New sport brings together a diverse community of athletes

Photo submitted.

It’s 10 p.m. inside Concordia’s Olson Forum and groups of students play basketball at hoops at the two ends of the indoor gymnasium. With each layup, basket, and three-pointer — most of which clank off the rim and bounce to awaiting rebounders — the students blow off steam and get a much-needed respite from the harsh reality of a final month of the academic year riddled with papers, exams and finals.

But if you happen to wander into Olson Forum at 10 p.m. on a Wednesday night, it’s another group of athletes that stand out. Where the courts on either end of the indoor track are visible for all to see, the middle court — Court 3 — is shrouded by the mammoth maroon curtains that separate the courts and allow groups to keep their basketballs from bounding away across the linoleum floor.

The ragtag group of students at Court 3 are not playing basketball. They have traded in basketball hoops for soccer goals and basketballs for a hard leather ball that resembles a small soccer ball. But these students aren’t playing soccer either.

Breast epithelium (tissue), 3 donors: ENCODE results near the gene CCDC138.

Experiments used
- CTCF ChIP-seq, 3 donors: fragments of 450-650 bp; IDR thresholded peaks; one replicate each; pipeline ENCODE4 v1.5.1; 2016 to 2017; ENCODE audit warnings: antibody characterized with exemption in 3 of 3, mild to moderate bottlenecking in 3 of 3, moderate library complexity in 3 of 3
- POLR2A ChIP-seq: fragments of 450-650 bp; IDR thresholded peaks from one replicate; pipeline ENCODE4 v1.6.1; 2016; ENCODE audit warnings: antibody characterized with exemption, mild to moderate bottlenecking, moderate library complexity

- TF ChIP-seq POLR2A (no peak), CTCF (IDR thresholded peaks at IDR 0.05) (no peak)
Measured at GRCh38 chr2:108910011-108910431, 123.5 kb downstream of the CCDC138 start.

Nope. They’re playing handball.

In the center of Court 3, a circle has formed around a student who is offering his particular set of skills to the Concordia community.

Moses Mukori is a freshman from Harare, Zimbabwe, who followed his brother to Concordia after spending time working and studying in South Africa. In his spare time, Mukori started Concordia’s first ever team handball club. The 19-year-old has been playing handball since he was 14, and has taken on a coaching role in order to show his fellow students the fundamentals of the game.

“I was still adjusting a little bit last semester,” Mukori said. “I talked to some people about this idea then, and my friends were all really supportive in helping me actually start the club and get funding from the SGA so we could start practicing after Christmas.”

The group has overcome adversity in its first four months of existence, mostly in the form of a small attendance at practices.